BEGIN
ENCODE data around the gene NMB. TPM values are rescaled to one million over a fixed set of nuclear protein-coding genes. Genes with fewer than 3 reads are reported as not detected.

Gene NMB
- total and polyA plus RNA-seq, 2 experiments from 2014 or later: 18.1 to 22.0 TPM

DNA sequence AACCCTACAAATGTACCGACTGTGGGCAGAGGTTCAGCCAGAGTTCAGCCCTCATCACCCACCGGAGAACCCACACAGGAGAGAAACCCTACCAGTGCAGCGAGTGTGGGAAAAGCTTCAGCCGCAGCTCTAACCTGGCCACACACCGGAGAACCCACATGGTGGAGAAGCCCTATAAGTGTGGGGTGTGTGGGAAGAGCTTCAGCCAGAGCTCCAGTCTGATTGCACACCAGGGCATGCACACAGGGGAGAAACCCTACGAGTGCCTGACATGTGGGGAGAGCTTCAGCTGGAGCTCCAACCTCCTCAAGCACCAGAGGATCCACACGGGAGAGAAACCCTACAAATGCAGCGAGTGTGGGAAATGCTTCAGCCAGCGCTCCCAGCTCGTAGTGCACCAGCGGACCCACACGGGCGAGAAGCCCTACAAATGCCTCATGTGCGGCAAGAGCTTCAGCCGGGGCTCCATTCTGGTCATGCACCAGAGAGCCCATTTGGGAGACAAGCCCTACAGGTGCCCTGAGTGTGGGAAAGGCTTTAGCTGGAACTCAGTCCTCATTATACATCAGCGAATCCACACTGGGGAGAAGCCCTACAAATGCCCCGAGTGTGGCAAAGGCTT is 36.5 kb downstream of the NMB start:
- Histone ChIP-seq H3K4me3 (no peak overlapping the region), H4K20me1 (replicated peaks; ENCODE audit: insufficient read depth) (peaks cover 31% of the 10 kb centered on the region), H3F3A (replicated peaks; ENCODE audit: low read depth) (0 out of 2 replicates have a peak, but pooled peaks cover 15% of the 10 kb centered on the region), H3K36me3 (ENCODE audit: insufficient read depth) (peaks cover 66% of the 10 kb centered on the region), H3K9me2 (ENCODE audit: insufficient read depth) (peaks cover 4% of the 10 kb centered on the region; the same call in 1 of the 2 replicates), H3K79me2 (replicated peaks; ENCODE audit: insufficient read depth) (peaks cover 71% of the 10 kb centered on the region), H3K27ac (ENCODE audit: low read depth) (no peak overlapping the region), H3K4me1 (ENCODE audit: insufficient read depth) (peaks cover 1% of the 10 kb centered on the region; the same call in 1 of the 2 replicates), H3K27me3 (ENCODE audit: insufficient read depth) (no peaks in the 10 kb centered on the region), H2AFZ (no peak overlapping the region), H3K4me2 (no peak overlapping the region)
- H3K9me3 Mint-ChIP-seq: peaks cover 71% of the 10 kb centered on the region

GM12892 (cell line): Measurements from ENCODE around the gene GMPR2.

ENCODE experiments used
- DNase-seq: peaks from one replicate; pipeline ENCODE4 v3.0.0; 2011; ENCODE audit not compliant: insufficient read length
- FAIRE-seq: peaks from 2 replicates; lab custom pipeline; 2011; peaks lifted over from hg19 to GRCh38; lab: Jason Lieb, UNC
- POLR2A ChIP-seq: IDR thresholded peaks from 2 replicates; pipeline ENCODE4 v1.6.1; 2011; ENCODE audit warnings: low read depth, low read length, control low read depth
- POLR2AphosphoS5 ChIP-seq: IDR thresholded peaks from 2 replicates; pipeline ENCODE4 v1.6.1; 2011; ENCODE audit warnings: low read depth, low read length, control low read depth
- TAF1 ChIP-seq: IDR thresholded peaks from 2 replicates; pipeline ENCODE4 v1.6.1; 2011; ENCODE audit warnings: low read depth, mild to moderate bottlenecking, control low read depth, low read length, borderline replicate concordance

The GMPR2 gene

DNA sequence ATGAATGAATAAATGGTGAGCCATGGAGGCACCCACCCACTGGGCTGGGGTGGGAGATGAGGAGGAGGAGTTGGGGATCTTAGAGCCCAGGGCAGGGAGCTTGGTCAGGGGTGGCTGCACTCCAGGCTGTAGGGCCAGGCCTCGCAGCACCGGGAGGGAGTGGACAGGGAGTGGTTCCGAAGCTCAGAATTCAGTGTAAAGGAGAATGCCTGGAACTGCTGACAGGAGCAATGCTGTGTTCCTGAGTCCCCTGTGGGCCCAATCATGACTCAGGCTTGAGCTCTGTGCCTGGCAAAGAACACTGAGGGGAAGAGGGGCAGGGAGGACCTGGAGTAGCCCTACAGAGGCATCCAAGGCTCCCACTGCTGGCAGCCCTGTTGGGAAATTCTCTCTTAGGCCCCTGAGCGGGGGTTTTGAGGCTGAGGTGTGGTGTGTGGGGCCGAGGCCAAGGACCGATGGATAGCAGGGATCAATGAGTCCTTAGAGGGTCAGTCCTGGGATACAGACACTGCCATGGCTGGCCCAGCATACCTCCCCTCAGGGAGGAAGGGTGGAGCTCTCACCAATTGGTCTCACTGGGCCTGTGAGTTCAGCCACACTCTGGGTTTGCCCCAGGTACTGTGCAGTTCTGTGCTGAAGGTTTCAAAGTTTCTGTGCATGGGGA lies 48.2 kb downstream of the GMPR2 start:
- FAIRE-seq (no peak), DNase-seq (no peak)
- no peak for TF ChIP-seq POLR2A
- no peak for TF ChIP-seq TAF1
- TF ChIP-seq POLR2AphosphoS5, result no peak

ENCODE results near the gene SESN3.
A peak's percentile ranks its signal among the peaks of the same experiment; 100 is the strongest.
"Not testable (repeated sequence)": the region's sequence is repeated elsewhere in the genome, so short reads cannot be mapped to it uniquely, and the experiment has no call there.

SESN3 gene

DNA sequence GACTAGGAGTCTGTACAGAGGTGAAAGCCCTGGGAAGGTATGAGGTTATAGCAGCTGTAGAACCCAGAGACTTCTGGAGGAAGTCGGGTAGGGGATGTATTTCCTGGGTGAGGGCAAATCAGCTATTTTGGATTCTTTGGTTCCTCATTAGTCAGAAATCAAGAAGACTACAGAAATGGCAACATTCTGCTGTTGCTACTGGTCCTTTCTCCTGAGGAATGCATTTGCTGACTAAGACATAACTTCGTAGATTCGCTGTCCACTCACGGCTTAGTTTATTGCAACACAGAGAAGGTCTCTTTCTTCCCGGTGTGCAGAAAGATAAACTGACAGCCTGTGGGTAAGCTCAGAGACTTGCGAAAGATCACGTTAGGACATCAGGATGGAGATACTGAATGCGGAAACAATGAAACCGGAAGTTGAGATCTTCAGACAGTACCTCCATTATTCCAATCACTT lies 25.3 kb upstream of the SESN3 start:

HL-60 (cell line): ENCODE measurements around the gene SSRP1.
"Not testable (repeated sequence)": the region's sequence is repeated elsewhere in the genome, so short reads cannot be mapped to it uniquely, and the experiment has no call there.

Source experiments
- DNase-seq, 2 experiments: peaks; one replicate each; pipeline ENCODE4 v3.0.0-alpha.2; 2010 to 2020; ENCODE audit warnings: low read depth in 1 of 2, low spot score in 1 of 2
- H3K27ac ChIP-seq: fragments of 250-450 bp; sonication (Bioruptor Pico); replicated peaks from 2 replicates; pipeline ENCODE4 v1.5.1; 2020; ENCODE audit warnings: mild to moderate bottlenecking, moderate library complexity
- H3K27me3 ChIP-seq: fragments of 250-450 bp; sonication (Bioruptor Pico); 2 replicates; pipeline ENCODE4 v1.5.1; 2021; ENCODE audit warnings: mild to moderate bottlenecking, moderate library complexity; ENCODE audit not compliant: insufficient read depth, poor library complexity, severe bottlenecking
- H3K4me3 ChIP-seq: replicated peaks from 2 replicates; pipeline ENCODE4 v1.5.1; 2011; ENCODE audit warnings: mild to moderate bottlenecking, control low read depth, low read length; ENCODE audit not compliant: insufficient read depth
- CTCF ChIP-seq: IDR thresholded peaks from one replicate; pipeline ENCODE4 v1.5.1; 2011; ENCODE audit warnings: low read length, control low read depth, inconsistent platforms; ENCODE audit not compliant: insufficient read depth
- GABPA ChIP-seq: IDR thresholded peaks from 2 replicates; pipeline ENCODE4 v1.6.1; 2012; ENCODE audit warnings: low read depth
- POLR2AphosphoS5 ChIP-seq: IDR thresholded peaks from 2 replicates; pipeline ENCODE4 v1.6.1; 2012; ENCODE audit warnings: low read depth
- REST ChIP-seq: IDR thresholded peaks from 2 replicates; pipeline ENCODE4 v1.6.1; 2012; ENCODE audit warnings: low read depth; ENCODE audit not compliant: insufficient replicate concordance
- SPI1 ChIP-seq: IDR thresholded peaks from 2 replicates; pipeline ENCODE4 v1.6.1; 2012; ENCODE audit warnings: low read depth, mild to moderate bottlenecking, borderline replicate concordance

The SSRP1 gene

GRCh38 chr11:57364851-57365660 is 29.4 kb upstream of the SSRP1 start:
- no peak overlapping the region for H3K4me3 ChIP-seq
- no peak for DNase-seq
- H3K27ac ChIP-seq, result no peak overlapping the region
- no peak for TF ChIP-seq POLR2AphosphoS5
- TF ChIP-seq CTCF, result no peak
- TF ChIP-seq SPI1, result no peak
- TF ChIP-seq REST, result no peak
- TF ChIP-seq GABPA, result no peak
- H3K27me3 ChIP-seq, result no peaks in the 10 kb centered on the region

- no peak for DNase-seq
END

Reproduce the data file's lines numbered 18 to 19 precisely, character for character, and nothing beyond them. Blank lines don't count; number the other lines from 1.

- no peak for TF ChIP-seq TAF1
- TF ChIP-seq POLR2AphosphoS5, result no peak